The United States, has long taken pride in describing itself as a 'nation of laws', in the words of its sixth President, John Quincy Adams. Yet, under its forty-fifth President, Donald J. Trump, it's more apparent than ever that it is also a 'nation of flaws.' The wild scenes that the world witnessed last week outside - and inside - the Capitol building in Washington are only the latest, most shocking manifestation of these 'baked in' flaws, as the Americans put it. For it is no secret that like the model Athenian democracy of the ancient Greeks, modern American democracy was founded on the decidedly un-modern and unsavory plinths of slavery and racism.
Nowhere is this racist history more evident than in the southern state of Georgia that has, since its inception in the 18th century, only now in 2021 elected its first-ever African American senator - Reverend Raphael Warnock, pastor of the Ebenezer Baptist Church in Alabama. Small and unpretentious as it is, you might pass this church by without a second glance. But if you did so, you could be making a mistake - for this place of worship is, in fact, world-famous. Busloads of tourists visit it all year round; children come to its doors for lessons in history as well as in ethics.
Why? Well, because one of the earlier pastors of the church was none other than Martin Luther King Junior, as was his father before him. King made this modest red-brown building a nerve-center for the great American civil rights movement of the sixties and seventies that has led directly to the unstoppable 'Black Lives Matter' movement of today. For this inspirational reason, in Georgia for a conference in 2019, I too joined the long line of gawkers waiting to file into Ebenezer church.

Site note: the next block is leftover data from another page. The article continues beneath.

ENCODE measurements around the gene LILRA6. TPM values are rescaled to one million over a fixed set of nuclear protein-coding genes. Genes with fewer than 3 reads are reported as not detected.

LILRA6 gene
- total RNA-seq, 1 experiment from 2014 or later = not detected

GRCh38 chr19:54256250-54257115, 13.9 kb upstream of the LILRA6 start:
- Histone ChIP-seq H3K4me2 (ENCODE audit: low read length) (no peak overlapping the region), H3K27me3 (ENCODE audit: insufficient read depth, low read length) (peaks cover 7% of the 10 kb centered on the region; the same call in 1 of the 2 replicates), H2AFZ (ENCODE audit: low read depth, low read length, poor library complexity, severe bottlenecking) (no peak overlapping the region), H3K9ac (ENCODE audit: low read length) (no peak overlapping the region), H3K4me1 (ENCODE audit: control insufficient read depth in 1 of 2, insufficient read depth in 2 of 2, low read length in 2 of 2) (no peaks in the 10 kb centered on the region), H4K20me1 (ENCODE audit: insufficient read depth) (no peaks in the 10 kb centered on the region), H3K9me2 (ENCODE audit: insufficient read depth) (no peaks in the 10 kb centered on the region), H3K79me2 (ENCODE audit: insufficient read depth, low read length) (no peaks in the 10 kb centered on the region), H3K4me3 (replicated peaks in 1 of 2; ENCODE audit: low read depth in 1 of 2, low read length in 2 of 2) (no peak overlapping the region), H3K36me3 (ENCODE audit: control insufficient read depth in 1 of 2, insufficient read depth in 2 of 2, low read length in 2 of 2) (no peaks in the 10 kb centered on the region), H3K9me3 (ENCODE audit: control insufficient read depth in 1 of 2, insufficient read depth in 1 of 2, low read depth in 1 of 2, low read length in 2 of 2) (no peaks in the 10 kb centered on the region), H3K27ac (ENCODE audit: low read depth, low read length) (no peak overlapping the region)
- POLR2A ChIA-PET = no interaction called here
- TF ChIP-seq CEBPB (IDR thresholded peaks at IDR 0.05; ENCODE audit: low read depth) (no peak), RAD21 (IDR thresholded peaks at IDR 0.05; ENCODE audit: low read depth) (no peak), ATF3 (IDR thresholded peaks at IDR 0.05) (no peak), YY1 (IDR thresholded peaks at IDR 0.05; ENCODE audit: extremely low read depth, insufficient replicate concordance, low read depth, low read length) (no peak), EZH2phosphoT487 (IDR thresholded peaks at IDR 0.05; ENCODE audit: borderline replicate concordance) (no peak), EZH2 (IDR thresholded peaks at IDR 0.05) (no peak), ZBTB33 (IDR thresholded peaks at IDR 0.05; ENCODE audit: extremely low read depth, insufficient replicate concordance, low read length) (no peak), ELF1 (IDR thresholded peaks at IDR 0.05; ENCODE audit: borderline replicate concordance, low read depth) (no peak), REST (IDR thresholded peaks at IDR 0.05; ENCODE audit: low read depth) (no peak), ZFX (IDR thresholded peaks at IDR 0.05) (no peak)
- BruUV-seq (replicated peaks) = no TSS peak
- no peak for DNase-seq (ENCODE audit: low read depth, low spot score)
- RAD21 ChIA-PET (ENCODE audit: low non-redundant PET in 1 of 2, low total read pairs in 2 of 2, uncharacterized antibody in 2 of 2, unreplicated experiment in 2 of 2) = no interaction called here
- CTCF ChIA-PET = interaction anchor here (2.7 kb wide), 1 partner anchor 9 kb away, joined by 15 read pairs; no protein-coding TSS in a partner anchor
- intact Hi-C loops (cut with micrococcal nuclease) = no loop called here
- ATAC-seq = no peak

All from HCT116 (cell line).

The experience was revealing. Adjoining the church is a small museum, where I find that easily the most dominant presence is Gandhi's. For example, the 'six principles' of his philosophy of non-violence are embossed in bold letters on the wall between the church and museum. Plus, a whole floor is devoted to Gandhi, Nehru and other Indian leaders of the freedom movement. In one glass cabinet, I spot a charkha, in another, various Indian memorabilia. Then, in a book by Martin Luther King prominently displayed in the museum shop, I find this passage on Martin and Coretta King's historic 'pilgrimage' to India in 1959:
Some years ago, Prime Minister Nehru was telling me how his nation is handling the difficult problem of the untouchables, a problem not related to the American Negro dilemma. The prime minister admitted that many Indians still harbor a prejudice against these long-oppressed people, but that it has become unpopular to exhibit this prejudice... Moreover, the Prime Minister said, if two applicants compete for entrance into a college or university, one of the applicants being an untouchable and the other a high caste, the school is required to accept the untouchable.
Today, in hindsight, we recognize that caste prejudice is far from vanquished in our country, that religious divisions can be fuelled with awful consequences. We have had our terrible 'mob moments': Ayodhya, the riots round the Mandal Commission judgment, the list is endless. Thus, ample irony attends those stirring words of 'law' that Martin Luther King heard from Jawaharal Nehru nearly sixty years ago.